Renovations in Full Swing at Maine District 207 High Schools This Summer

In the News

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Officials expect extensive renovations this summer at three schools in Maine Township High School District 207.

The total cost of the project was about $250 million, but it was financed mostly by a $195 million bond that voters authorized in a 2018 referendum. This includes new air filtration and fire suppression systems, updates to classrooms and laboratories, and renovated special education areas at all three high schools: Maine East and Maine South in Park Ridge, and Maine West in Des Plaines.

A central feature of the project was the updating of safety and security technology in each school.

Mary Kalou, assistant superintendent for business, said the new “double lock system” brings the district parallel to mainstream practices of school safety.

“In the past you were able to go to school and you would be met by a security guard who would clear you,” Kalu said.

Now each school will have only one visitor entrance. People entering through that door will be locked between two doors until security clearance is given.

One of the projects awaiting completion in Maine South is the school’s pool. Students will use another school’s pool when construction is complete in the south. (Caroline Kubzansky / Pioneer Press)

“You are buzzed in a secure vestibule area and greeted by security personnel, who are in a glass enclosure,” Kalu said. “They take your ID, find out why you’re in the building and run you through a system that does a quick background check. You’re then greeted by the person you’re in the building to see. “

Security personnel at these entrances will use a system called Raptor to conduct background checks.

There are other entrances to the school that will be open to students at the beginning and end of the school day. Other security personnel will be stationed at those entrances.

Kalu said the recent school shootings in Uvalde, Texas and elsewhere weren’t a factor in the safety changes—in fact, the district began its plan to upgrade the facilities in 2017.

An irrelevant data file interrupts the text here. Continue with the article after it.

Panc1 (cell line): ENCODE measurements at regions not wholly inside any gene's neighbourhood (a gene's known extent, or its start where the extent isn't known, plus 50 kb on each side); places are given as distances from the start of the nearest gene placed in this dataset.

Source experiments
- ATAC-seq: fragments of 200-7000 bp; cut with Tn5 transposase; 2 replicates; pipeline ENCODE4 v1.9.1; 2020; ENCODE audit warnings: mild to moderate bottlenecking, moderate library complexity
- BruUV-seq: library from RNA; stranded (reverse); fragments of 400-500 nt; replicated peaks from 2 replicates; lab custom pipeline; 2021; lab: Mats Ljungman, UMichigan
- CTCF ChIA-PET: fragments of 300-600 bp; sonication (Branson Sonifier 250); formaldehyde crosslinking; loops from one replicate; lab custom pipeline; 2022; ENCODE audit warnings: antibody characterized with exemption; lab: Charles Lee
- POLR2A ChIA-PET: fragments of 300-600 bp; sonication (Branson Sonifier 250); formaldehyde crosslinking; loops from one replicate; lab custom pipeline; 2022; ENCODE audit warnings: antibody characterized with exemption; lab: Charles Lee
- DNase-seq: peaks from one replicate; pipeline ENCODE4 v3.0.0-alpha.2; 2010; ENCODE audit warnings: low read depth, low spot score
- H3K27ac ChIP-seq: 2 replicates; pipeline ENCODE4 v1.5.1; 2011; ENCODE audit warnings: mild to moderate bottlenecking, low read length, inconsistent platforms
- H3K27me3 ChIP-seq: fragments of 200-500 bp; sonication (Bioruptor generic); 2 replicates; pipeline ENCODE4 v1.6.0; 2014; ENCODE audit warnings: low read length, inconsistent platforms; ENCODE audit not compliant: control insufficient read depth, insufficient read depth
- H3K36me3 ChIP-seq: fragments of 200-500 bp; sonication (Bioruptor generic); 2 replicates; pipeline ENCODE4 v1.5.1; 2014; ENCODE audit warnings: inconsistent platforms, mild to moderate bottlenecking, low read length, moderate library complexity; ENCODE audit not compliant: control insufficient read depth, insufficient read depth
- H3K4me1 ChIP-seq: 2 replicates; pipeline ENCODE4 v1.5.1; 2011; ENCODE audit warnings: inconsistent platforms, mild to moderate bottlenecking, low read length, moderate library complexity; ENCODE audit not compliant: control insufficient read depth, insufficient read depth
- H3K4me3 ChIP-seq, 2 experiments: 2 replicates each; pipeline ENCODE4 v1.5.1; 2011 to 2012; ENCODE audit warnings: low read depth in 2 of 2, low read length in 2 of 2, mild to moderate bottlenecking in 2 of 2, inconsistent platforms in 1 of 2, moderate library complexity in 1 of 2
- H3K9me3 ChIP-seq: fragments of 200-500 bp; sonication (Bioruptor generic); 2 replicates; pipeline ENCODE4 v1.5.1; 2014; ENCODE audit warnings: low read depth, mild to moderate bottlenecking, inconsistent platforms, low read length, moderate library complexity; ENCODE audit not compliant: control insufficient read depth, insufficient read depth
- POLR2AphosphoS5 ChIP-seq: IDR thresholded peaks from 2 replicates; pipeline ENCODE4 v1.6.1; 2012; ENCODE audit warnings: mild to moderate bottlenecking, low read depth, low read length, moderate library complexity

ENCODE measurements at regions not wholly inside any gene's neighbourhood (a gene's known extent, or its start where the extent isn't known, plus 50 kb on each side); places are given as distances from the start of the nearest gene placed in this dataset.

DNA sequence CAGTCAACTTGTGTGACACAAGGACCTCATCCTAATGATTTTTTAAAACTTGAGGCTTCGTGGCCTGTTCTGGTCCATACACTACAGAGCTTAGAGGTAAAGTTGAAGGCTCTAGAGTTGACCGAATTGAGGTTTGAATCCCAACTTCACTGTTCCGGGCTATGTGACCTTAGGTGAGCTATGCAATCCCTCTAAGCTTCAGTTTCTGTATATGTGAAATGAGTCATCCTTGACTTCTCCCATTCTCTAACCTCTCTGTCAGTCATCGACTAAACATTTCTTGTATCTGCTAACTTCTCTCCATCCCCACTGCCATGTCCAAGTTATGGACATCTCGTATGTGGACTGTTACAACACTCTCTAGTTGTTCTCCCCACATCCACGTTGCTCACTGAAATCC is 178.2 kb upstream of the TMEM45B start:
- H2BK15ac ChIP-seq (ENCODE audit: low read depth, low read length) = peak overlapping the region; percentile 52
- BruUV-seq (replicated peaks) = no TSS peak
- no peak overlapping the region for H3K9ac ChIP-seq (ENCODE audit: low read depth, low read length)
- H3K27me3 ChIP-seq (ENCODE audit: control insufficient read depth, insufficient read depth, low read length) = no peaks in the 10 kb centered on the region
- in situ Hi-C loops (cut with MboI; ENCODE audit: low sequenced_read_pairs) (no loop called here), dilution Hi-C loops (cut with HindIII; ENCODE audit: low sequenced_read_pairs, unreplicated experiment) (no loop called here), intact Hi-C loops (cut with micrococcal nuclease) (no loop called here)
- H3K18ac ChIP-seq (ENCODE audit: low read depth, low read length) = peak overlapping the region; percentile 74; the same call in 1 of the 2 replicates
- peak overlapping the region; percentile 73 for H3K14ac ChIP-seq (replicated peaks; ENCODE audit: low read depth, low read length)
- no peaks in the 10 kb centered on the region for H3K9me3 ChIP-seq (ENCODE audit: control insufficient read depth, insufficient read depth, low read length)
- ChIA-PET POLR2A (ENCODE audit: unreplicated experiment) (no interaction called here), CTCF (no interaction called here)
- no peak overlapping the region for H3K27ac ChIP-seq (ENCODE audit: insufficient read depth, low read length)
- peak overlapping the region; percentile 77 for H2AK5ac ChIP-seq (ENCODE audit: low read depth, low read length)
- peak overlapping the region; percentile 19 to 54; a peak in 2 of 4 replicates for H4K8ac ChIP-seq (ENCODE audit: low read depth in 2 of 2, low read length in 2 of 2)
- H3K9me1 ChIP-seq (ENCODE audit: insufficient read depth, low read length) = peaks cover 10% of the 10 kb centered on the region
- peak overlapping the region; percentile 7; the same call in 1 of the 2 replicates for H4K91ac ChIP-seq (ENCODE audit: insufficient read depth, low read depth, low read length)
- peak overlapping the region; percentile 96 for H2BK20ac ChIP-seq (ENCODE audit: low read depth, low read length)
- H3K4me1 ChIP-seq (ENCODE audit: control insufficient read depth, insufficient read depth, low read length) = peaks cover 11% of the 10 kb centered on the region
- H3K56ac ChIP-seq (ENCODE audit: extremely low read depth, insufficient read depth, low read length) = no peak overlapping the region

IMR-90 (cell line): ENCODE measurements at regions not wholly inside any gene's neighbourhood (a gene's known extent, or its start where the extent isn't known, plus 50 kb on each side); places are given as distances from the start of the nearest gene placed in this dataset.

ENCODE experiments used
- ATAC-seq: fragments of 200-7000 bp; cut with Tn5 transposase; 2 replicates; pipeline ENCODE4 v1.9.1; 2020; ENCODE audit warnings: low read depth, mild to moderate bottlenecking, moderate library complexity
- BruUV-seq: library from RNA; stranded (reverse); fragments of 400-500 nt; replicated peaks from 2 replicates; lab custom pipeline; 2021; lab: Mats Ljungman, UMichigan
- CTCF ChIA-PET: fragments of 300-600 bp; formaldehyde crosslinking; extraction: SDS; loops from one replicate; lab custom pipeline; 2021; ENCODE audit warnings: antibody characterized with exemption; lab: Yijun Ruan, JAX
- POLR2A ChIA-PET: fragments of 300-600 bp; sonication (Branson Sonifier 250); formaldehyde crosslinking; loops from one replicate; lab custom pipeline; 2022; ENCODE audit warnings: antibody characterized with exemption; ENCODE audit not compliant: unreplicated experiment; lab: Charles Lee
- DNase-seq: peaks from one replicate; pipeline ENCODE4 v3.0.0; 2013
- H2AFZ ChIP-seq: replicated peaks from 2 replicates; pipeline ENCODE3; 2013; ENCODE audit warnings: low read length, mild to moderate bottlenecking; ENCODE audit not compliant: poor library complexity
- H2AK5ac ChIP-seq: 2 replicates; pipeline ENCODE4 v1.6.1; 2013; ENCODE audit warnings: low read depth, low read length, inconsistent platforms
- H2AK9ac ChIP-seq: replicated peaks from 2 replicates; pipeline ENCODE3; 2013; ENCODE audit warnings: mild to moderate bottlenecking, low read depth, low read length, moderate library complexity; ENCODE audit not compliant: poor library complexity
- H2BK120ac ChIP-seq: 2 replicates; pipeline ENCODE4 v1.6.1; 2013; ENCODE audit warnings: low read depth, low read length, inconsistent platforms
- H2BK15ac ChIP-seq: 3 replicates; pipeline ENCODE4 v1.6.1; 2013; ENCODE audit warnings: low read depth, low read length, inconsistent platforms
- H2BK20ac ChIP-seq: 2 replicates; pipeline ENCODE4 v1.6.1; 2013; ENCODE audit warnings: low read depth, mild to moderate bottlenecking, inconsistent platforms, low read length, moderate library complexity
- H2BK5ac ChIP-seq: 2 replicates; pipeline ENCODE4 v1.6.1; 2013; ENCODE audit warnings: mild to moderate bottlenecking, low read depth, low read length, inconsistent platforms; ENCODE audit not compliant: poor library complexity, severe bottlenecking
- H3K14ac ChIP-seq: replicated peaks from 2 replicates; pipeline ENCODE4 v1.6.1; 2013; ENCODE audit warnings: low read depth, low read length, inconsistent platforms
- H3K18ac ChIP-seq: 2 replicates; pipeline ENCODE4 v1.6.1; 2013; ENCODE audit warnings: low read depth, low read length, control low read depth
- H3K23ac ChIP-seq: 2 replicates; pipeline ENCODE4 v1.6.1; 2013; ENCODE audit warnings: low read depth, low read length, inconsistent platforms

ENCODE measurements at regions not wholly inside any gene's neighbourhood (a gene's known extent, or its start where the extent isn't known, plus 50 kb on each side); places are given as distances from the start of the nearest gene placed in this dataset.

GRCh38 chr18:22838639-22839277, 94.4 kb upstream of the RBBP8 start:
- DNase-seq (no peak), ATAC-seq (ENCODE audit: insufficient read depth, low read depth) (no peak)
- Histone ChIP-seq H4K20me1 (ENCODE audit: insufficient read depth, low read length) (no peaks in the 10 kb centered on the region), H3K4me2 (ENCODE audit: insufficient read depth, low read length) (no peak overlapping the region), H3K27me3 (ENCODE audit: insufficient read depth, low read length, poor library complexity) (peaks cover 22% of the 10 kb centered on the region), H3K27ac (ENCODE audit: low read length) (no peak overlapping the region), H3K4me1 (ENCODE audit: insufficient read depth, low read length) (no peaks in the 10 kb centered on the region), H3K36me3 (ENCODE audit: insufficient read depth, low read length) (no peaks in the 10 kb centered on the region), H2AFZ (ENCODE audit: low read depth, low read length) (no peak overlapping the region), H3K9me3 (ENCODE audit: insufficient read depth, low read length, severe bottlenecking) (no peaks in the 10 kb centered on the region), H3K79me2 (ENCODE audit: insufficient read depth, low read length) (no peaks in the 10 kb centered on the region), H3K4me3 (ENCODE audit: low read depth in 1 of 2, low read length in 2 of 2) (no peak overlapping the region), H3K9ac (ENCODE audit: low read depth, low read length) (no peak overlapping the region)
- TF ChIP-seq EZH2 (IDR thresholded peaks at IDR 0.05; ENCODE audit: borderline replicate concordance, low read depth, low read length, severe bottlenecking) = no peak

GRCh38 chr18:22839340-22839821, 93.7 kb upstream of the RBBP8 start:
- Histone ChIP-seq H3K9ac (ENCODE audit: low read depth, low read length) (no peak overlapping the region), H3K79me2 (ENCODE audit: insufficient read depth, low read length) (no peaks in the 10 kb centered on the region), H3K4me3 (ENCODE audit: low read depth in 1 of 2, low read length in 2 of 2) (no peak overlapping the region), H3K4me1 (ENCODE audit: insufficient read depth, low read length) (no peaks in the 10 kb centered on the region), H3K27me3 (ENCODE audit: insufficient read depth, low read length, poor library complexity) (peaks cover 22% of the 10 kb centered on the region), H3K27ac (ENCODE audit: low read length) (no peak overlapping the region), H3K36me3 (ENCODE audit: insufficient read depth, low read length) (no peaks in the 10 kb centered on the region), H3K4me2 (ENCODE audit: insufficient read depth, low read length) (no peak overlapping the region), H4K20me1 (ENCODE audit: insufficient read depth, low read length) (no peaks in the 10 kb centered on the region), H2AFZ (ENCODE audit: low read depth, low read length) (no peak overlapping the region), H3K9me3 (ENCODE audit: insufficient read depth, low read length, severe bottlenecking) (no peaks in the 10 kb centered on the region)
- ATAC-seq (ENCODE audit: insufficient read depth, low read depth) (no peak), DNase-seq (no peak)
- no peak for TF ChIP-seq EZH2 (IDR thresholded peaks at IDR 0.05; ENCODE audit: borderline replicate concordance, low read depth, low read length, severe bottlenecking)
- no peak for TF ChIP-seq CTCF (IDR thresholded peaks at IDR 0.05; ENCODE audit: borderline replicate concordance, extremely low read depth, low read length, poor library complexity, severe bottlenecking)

“It was in the works because we wanted to do something before these tragedies happened,” she said. “For school districts, this is what everyone is going through as best practice.”

Newly constructed double-lock vestibule in Main South. School administrators said the technology would help deter visitors while security personnel cleared them to enter the building. (Caroline Kubzansky / Pioneer Press)

Park Ridge Police Chief Frank Kaminsky said the new system will help protect students and school staff because in a security situation, “you want time on your side.”

What you want to do is create layers of protection,” Kaminsky said. “If you have any threats that are coming into the building, you want to stop them in a way that gives us more time to get there “

Beyond the new security measures at the entrance, district spokesman Brett Clark highlighted a new closed hallway connecting Maine South’s two main wings. With only one hallway, the students switching classes found themselves in such a quandary that they rushed out to move between the wings of the building.

“That way, we keep more exterior doors closed during the day,” Clark said.

The renovated atrium space in Main South has been in use since last year, although other elements of construction are ongoing. (Caroline Kubzansky / Pioneer Press)

The only major item left undone in the renovation is renovating the swimming pool in Maine South. Students in the Maine South will use the pool at one of the other two high schools for this year, until the facility is completed next summer.

Renovations of classrooms, laboratories and student common spaces were completed last summer and were in use throughout the 2021–2022 school year.